Virginia State University has joined Virginia Union University and several other HBCUs that have agreed to waive student fees for students amid the COVID-19 pandemic. Read the full story on where the funds came from and which fees will be cleared in the Richmond Times-Dispatch story by Colbi Edmonds below.

Credit: Dean Hoffmeyer

Virginia State University announced Friday that it will use CARES Act funding to clear unpaid tuition and fee balances for students who were enrolled during the COVID-19 impact period.

Students who took classes during spring, summer, fall and winter 2020 as well as spring 2021 are eligible to have their outstanding balances paid off.

The university will clear the balances after federal, state and private awards are applied.

“We care about our students and their academic success and want to provide them the privilege of moving forward with a zero balance,” said Donald Palm, provost and senior vice president of academic and student affairs, in a news release. “We believe that relieving them from these balances will provide much-needed relief that will allow our scholars to focus more intently on their academics and degree completion.”

The payoff will apply only to VSU balances, not loans from outside entities, for tuition since March 13, 2020.

VSU joins other universities in Virginia that have announced balance forgiveness with the help of the CARES Act.

Virginia Union University announced June 8 that it was awarding more than $6.35 million to eliminate debt for 1,344 students — 1,192 undergraduates and 152 graduate students.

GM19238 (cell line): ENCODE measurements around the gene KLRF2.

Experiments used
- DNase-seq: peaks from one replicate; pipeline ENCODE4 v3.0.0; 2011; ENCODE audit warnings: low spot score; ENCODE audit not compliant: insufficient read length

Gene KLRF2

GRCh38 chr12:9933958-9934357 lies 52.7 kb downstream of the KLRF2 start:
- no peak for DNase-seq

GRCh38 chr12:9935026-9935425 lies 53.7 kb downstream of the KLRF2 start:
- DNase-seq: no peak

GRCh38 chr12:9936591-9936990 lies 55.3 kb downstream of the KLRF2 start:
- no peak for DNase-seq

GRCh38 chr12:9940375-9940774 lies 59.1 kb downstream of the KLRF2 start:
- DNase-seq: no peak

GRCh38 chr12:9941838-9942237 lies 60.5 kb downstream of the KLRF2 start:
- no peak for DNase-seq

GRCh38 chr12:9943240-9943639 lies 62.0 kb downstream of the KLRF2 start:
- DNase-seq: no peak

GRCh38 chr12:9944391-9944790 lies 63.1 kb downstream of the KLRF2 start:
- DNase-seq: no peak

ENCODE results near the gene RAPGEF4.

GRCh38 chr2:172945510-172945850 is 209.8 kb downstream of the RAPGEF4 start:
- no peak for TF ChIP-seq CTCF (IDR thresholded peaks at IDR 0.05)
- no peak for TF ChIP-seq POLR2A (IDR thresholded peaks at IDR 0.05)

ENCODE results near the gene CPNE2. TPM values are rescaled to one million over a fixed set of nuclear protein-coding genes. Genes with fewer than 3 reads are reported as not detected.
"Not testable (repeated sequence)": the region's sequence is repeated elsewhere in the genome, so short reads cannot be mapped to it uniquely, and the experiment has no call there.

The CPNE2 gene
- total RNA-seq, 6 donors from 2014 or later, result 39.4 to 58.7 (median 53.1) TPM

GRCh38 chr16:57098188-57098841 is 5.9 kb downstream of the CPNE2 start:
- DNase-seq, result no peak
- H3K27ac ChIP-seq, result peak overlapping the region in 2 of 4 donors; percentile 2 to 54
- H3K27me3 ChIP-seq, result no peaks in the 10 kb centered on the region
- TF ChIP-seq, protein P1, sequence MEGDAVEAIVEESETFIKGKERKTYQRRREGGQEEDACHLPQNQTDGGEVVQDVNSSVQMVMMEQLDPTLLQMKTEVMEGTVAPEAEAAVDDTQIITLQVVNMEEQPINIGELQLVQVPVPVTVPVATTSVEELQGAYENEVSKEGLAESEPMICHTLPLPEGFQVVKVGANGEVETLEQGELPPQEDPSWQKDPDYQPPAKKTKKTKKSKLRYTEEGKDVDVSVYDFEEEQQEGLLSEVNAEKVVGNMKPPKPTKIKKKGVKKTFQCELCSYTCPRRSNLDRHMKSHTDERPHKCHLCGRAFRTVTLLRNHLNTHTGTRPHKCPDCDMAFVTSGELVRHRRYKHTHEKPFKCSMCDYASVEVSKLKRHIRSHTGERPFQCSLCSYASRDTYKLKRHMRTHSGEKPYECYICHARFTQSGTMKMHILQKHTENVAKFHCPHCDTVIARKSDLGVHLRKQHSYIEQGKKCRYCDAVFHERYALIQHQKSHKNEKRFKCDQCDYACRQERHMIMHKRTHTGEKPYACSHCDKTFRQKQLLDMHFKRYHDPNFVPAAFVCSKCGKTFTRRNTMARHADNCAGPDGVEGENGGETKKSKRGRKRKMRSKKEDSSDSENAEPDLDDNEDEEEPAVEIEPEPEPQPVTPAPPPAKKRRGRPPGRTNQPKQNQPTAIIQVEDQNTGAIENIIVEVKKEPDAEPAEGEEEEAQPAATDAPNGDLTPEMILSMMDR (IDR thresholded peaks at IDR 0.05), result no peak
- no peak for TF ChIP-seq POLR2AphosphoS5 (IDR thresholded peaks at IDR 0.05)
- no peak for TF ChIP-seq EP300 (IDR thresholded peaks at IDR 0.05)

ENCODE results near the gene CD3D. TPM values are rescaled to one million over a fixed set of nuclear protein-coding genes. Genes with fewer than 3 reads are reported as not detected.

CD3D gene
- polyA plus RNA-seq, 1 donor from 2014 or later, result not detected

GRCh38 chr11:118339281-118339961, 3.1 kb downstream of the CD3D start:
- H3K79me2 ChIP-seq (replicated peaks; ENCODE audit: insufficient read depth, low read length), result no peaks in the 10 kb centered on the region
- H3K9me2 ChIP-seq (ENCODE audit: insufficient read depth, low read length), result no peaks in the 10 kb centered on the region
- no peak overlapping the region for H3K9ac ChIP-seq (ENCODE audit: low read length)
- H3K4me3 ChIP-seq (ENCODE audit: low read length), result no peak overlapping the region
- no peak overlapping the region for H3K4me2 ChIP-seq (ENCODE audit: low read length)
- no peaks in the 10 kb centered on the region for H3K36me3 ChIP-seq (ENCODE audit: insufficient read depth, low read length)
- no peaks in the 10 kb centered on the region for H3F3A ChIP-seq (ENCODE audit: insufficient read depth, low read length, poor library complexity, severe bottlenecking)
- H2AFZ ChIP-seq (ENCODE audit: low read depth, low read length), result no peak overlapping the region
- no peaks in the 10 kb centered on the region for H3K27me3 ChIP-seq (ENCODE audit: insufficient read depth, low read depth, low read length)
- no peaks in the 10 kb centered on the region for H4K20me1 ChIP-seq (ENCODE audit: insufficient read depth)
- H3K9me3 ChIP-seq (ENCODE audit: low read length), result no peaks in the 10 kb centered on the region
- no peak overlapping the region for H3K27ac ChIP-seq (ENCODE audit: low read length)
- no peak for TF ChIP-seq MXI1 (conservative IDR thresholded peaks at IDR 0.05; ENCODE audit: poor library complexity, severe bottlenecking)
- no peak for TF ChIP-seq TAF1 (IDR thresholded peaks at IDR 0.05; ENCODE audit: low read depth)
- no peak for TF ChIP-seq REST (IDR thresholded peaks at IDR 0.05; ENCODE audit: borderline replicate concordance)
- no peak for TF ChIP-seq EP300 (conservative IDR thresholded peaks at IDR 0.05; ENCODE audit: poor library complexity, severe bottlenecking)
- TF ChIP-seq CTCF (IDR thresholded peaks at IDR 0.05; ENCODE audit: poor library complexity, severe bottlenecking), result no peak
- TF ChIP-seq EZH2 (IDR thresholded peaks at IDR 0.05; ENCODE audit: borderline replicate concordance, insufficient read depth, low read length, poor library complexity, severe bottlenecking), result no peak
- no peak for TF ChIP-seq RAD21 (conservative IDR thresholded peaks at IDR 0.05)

The Class of 2021 was awarded $1.2 million; other underclassman students were awarded $4.3 million; and graduate students were awarded $778,543.

All graduating seniors finished with zero university debt, and continuing students had their balances fully paid.

The CARES Act money was awarded as financial relief for students to pay off debt at the end of the academic year. In total, 559 students were granted more than $3.1 million. The remaining $3.25 million was awarded by university scholarships and workforce development funds, which allowed students the opportunity to work on and off campus.

“VUU is committed to helping students ease the worry of financial debt due to education loans,” said Hakim Lucas, president and CEO of VUU, in a news release. “These funds helped to reduce the cost of their education, which results in fewer federal and consumer loan applications and less debt.”